Meditation Lk 13,18-21

The right time has come to reveal outside what the inside has done. The Gospel word for meditation has repeated, on my website you can find more than one introduction for the same periscope. From today, I invite you to deepen Words through replays, as Saint Ignatius says in Spiritual Exercises 2 that not so much knowledge, but internal feeling and the taste of things please and saturate the soul, that is, we stay where we feel interior movement What is a repeat? Referring again to Saint Ignatius in SE 62 we can read: After the Preparatory Prayer and two Preludes, it will be to repeat the First and Second Exercise, marking and dwelling on the Points in which I have felt greater consolation or desolation, or greater spiritual feeling.

Therefore, repetition is a time when prayer takes on a more personal character, becomes simpler and thus called to prayer with simplicity and depth. (cf. Guide to Spiritual Exercises, M.Ivens SJ, p. 156)

Stand in God’s presence. God is present here and now, looking upon you with love.

Ask for the Grace: I will beg God our Lord that all my intentions and actions may be directed purely to the praise and service of His Divine Majesty. (The Spiritual Exercises No.46)

Fixing a place, a picture for meditation: See the mustard seed from which a huge tree grows.

Ask for the fruit of meditation: Let me see mustard seeds in my life

  1. Mustard seed.

Mustard seed is some kind of beginning, an igniter to start the process of change. Each of us has in our experience moments that have become the beginning of something new. Remember them. What is mustard seed for you? What is your mustard seed? See that the mustard seed is very small, it’s easy to lose it, overlook it. You need to be mindful to notice them, let him stay in the place where he fell and let him grow. What is your awareness of what is happening inside and outside of your life?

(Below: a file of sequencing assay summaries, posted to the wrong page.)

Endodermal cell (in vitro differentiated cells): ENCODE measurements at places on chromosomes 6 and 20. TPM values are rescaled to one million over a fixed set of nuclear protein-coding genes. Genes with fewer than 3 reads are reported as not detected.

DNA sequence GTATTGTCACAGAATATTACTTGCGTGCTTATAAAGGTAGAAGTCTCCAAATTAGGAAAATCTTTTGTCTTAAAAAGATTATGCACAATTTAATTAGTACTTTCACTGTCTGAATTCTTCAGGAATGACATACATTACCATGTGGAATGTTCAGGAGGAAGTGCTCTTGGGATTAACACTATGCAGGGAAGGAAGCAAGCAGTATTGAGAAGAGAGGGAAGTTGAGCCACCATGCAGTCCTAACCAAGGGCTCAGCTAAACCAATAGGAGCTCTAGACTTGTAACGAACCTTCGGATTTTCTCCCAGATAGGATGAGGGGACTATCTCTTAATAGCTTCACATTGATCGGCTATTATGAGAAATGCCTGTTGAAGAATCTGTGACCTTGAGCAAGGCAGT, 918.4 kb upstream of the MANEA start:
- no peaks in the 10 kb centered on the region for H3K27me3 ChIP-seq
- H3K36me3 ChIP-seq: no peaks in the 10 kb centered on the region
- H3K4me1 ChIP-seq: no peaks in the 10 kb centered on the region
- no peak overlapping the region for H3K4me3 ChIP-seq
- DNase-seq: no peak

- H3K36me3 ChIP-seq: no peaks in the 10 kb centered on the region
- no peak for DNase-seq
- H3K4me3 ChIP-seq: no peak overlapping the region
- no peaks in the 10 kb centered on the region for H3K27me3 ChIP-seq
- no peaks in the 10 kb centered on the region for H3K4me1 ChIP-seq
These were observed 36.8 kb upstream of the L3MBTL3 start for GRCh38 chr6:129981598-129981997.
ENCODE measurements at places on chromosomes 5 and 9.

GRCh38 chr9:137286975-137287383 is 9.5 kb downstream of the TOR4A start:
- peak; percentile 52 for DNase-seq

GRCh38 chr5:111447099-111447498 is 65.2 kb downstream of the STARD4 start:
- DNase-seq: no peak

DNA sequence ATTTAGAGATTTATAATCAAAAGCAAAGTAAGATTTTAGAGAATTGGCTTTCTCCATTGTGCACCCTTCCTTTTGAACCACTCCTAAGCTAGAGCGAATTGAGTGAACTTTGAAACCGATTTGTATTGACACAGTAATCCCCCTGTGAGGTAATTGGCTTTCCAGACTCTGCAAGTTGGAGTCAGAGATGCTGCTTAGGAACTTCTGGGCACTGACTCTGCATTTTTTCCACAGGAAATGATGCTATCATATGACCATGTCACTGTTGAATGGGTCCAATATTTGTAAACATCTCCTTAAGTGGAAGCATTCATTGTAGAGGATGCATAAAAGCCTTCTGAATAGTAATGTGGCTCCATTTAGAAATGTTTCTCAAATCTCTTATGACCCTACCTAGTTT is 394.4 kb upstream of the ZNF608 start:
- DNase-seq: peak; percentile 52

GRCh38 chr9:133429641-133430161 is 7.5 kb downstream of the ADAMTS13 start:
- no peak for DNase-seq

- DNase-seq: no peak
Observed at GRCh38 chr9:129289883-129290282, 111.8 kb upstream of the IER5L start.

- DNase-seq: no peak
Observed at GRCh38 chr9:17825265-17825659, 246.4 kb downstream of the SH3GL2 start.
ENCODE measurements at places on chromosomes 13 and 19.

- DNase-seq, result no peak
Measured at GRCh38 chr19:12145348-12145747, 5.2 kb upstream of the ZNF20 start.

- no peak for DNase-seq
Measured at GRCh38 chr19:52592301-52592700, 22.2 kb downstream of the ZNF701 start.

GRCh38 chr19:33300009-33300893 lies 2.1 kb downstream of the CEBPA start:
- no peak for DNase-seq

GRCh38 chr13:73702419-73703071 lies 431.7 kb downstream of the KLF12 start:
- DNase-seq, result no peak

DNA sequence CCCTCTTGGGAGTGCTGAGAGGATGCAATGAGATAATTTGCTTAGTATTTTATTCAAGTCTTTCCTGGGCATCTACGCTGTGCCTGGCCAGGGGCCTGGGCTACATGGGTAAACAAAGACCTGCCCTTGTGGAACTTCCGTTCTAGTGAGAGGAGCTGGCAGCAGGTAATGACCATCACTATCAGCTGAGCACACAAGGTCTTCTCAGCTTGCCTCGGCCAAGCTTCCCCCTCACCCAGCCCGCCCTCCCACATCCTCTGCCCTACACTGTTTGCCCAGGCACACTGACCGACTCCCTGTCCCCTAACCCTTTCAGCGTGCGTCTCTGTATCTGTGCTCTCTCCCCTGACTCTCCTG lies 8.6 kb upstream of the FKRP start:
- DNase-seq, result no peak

1. Mustard seed he took, sowed and grew.

Man took mustard seed, sowed it and it grew. The text does not show that this man had to work hard, that the seed germinated and eventually a tree grew. Maybe in our lives it is enough just to let various processes develop, not disturb them, not create resistance and not to cause fears that they could change us with their strength. As if we entered the current of the river and let him carry us. Each change process needs its own time and space. Relate it to your processes and changes. See how you give them space and time?

  1. Ignatius Loyola, Pilgrim’s Tale see pp. 37-53

Although this may seem unbelievable, the beginning of the change in Ignatius began with a serious wound with a cannonball. As a result of this event, Ignatius had to undergo a long recovery process. He couldn’t walk because his legs had suffered the most. So, during the healing process he began to read the lives of the saints. He was reading for only one reason: it was the only book available in the place where he was then. This reading led him to many thoughts and became the beginning of conversion, from a man who liked to play and the world life he began to become more and more for God. Could he have done otherwise? He could. He accepted the situation as it was, though it was difficult for him and used what he had. He surrendered to the process that had occurred and the changes began to happen. Ignatius was looking for good, fullness, not lack, evil. You can only find what you are looking for, which your attention is directed to.

Take this to your life, what does it look like in your life?

The final conversation: Spend a little time at the end, being with God, Jesus, the Holy Spirit….as you would with a good friend: sometimes talking, sometimes listening, sometimes being together in silence. Speak to God about your feelings. Remember that times when ‘nothing is happening’ can also be significant. When you’re ready, end your prayer by saying thank you or using words that are familiar, such as the Lord’s Prayer (Our Father)–whichever feels right and comfortable. (The Spiritual Exercises No.54)


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